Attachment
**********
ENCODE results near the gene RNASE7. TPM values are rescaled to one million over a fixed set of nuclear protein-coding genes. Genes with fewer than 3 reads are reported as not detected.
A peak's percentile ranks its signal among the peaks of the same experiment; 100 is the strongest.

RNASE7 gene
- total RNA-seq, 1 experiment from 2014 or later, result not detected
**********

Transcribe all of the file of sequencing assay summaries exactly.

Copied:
ENCODE results near the gene RNASE7. TPM values are rescaled to one million over a fixed set of nuclear protein-coding genes. Genes with fewer than 3 reads are reported as not detected.
A peak's percentile ranks its signal among the peaks of the same experiment; 100 is the strongest.

RNASE7 gene
- total RNA-seq, 1 experiment from 2014 or later, result not detected